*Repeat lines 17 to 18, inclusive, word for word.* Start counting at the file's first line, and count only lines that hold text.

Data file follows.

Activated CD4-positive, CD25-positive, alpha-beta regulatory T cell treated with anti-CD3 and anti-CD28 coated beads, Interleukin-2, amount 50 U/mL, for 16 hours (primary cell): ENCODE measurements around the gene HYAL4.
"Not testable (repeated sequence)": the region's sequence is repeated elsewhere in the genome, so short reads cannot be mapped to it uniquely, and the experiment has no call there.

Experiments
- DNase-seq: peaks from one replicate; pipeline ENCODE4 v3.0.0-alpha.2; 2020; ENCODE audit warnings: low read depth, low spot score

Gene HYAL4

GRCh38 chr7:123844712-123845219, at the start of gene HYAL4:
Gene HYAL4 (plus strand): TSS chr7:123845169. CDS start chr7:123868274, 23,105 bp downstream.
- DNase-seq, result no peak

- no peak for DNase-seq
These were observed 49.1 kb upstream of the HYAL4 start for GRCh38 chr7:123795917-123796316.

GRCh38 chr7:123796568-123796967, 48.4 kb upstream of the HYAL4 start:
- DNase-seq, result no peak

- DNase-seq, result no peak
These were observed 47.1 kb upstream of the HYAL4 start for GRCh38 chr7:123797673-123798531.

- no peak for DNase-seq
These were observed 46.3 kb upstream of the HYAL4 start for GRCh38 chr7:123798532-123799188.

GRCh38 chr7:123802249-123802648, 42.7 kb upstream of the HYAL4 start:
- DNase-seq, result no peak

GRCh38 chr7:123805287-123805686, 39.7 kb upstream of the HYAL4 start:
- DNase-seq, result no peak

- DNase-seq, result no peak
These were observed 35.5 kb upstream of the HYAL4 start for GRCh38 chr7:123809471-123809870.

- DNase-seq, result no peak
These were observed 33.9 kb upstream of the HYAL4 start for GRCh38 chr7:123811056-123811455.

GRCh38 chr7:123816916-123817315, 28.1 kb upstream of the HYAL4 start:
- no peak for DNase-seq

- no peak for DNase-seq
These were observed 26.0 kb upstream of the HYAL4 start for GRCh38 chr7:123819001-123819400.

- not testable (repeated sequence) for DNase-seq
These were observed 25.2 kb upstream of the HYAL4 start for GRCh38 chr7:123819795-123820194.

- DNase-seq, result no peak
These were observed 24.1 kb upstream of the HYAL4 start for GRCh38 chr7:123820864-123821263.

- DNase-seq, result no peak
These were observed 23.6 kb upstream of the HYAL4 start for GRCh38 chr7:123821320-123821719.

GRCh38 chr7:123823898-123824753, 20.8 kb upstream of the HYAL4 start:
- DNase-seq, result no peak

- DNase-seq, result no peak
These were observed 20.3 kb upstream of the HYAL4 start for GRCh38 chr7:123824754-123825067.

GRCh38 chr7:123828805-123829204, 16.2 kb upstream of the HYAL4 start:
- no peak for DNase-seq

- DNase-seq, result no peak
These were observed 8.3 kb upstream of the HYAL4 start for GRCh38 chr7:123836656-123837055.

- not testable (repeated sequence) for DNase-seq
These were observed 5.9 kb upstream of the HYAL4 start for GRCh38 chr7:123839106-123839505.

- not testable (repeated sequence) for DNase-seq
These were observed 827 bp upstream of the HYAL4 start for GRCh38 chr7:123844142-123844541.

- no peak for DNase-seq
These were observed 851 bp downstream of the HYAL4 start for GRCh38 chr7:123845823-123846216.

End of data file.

GRCh38 chr7:123802249-123802648, 42.7 kb upstream of the HYAL4 start:
- DNase-seq, result no peak